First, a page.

Hungry City

Before arriving in New York in that snow-full January, I had never really reconciled the “hyphens” of my own existence – born as an Indian citizen, I grew up entirely in the southern African capital of Botswana, eventually moving to Abu Dhabi for university at the age of 18. I knew I had grown up and formed a slow identity while straddling more than one culture, both of which I had not really learnt to accept or love, but just sit in, perplexed into a discomfiting stasis between them. Going to America has burst that still yolk of a bubble…

Through the Forest

I was on my way to visit my grandmother in Pasuruan, a five-hour bus ride from my tiny hometown Caruban. Every school break, my mother and I spent a few days in the countryside. My father took us to the square, dropped us off at the gate, and reminded me, while my mother was busy buying snacks and water for the ride, to protect her and myself on the bus…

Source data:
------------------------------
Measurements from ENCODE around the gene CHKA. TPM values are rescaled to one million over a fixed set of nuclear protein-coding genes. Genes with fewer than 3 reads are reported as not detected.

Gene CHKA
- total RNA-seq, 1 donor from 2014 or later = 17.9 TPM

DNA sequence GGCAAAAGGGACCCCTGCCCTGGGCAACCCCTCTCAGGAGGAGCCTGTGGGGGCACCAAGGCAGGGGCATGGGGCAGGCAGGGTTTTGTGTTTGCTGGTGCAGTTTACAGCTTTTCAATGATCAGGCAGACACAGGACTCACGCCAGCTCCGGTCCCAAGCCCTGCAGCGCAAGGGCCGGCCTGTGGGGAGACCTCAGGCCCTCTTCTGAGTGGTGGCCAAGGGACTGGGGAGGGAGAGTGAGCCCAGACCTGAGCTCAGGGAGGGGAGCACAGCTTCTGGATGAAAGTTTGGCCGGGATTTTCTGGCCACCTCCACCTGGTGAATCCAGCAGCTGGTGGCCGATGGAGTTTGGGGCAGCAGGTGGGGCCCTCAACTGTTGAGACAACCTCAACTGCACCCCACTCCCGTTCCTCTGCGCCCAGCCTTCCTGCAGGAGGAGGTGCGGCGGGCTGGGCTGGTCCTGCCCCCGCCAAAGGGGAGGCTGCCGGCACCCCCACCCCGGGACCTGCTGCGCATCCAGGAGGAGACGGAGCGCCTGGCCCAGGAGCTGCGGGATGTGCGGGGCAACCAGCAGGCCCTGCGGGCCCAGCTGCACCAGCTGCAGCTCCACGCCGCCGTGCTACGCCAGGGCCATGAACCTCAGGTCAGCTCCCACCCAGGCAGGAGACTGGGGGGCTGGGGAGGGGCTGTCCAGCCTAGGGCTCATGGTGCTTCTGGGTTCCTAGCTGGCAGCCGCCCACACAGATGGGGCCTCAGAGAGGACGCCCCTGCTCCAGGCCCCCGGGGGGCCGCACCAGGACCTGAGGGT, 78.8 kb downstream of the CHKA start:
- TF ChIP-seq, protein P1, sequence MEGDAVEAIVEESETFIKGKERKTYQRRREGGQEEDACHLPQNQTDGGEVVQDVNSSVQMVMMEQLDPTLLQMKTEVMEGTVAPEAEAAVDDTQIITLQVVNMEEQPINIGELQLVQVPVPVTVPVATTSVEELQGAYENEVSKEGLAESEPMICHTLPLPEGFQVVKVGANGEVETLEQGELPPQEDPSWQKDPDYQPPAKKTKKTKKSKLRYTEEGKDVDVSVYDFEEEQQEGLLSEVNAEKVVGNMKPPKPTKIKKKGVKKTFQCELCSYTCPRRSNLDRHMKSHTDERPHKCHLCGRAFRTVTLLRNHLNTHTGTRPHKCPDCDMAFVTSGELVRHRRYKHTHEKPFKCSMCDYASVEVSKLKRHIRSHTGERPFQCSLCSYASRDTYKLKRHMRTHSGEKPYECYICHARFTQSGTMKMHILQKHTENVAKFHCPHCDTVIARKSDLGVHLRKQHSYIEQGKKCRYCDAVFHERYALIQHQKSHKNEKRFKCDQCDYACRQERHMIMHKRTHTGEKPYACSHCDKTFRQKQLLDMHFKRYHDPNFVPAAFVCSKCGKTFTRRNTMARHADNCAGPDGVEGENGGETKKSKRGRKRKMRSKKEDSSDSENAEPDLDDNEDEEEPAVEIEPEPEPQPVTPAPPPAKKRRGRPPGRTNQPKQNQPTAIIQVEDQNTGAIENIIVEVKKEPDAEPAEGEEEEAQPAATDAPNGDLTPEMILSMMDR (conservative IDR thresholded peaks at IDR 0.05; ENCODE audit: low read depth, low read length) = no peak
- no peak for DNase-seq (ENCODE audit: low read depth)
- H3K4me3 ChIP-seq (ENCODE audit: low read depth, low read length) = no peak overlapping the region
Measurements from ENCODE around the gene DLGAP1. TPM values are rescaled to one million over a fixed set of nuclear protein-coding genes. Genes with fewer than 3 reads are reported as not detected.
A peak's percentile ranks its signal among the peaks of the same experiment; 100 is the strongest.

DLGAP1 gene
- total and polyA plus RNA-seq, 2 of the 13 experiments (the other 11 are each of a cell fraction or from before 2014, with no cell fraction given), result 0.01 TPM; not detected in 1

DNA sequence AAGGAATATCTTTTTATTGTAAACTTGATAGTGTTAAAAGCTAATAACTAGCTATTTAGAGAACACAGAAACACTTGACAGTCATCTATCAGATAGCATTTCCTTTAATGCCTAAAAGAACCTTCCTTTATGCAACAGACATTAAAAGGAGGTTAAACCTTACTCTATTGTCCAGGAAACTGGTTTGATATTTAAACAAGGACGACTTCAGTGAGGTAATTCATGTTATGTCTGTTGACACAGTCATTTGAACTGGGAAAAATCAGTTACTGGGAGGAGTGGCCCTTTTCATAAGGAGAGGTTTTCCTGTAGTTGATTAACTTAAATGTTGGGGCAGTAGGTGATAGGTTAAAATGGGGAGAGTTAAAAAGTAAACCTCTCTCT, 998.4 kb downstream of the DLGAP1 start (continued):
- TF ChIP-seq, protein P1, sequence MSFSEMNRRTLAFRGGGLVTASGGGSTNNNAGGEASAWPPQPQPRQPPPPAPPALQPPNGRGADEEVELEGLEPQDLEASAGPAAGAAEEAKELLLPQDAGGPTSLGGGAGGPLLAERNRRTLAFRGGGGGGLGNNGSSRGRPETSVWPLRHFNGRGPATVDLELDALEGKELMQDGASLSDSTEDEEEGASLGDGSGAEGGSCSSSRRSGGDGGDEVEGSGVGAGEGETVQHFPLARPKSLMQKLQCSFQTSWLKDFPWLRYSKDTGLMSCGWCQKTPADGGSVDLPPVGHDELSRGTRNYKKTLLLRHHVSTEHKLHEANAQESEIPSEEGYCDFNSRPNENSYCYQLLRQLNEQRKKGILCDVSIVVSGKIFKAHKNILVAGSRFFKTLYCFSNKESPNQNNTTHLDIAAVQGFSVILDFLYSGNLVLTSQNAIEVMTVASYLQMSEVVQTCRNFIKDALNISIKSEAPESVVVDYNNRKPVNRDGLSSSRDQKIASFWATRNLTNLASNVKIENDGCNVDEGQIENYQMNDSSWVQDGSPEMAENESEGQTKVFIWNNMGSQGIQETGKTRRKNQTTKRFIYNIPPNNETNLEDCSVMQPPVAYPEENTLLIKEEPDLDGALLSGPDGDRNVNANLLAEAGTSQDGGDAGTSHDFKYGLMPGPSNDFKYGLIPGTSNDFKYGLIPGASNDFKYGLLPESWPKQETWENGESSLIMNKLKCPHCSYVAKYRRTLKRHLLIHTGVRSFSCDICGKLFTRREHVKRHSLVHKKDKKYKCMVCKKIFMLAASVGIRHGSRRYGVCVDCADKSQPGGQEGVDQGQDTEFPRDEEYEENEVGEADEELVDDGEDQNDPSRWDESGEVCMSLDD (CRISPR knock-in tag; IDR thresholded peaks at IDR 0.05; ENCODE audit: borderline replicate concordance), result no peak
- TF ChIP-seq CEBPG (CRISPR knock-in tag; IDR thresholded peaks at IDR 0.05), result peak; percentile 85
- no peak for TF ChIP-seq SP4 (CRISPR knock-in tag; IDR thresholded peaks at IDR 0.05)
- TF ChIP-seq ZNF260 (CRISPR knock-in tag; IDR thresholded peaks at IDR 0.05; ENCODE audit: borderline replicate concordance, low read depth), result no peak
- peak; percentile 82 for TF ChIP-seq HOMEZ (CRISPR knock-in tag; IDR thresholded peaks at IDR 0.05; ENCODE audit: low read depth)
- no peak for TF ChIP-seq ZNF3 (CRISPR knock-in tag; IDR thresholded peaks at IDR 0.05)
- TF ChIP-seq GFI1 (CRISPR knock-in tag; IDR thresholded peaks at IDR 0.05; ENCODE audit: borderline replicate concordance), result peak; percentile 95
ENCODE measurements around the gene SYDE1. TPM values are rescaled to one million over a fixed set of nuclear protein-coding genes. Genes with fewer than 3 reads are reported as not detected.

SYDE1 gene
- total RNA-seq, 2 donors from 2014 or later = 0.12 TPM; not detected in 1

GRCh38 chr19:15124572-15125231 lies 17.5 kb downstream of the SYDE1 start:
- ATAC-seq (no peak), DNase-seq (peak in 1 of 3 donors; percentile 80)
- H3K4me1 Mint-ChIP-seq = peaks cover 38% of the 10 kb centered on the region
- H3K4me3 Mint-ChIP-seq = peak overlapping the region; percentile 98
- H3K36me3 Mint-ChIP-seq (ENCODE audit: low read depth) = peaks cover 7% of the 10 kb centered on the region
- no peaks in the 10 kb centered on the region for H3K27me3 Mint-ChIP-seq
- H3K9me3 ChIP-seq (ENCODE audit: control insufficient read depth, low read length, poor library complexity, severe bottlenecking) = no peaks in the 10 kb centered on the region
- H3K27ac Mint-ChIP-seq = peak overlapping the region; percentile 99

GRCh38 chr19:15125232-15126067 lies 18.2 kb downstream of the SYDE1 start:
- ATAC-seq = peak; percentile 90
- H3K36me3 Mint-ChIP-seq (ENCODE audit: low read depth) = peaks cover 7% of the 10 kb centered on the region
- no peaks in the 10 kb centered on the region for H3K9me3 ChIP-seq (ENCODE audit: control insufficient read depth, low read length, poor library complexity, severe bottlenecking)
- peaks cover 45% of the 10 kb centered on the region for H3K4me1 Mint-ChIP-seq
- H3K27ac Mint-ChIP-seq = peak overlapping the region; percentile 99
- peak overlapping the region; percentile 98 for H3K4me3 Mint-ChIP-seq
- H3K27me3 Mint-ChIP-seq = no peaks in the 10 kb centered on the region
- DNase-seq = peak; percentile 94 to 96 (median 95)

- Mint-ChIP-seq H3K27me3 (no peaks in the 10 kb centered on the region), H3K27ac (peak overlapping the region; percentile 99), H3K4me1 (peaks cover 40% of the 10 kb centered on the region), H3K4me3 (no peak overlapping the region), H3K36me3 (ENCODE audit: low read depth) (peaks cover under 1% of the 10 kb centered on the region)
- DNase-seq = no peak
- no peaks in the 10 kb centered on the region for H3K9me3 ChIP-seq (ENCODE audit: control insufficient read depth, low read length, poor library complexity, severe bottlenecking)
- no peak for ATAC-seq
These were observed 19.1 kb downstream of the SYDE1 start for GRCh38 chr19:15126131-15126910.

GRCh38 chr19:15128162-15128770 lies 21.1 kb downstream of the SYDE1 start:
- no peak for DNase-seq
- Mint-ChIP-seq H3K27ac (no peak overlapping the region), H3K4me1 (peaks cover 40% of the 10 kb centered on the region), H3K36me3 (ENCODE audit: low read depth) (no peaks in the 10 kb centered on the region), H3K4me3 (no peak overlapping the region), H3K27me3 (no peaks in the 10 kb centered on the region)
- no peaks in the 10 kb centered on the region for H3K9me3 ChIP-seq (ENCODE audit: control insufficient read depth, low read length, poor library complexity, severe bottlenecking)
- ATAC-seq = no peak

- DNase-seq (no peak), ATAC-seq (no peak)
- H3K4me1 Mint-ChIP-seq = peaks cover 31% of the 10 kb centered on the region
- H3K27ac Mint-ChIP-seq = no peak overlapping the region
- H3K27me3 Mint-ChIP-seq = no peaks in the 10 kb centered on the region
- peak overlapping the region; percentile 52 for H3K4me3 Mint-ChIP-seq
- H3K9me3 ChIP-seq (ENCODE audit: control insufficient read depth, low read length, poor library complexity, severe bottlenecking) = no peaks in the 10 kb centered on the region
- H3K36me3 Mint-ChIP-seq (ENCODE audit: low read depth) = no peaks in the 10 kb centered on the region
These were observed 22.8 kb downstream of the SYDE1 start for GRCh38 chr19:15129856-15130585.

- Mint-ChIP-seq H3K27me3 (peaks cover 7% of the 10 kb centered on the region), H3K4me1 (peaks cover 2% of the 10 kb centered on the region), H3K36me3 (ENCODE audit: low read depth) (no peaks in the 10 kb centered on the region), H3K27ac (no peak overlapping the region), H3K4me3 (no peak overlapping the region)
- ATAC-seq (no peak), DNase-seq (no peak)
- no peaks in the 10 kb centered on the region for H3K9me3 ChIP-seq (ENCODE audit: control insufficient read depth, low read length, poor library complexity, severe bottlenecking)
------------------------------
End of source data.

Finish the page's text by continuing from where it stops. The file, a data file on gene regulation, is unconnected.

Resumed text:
The Joy of Jollibee

Jollibee is more than just a Filipino fast food chain. It is to me what McDonald’s is to many of my friends from other places—a staple. I have known Jollibee, both the chain and the mascot, since I could barely eat solid food. I’ve attended birthday parties, caught up with family and friends, and reflected on my personal growth with Jollibee. This bee might even have brought me closer to God…

We Take What We’re Given

I’d like to say I met a wonderful guy during my teenage years who disproved this notion, made me feel lovable, or that I somehow reached a higher level of consciousness between bell choir and Latin class and decided it was enough to love myself. I didn’t. It would take about fifteen years, when I moved outside of the United States, for a significant shift in my thinking. During the in-between years, despite beautiful friendships, academic accolades, and moving to college in New York City, my weight consumed me…

Coloring in the Lines: Diversity in Publishing and Mainstream Literature

We occupy an incredibly tumultuous global moment. Politics permeates everyday action and bleeds through everyday inaction. Pressing questions of identity, race, culture, tolerance, freedom and representation fuse together to cause mass confusion, trauma and pain, felt and experienced most sharply by those who are marginalized …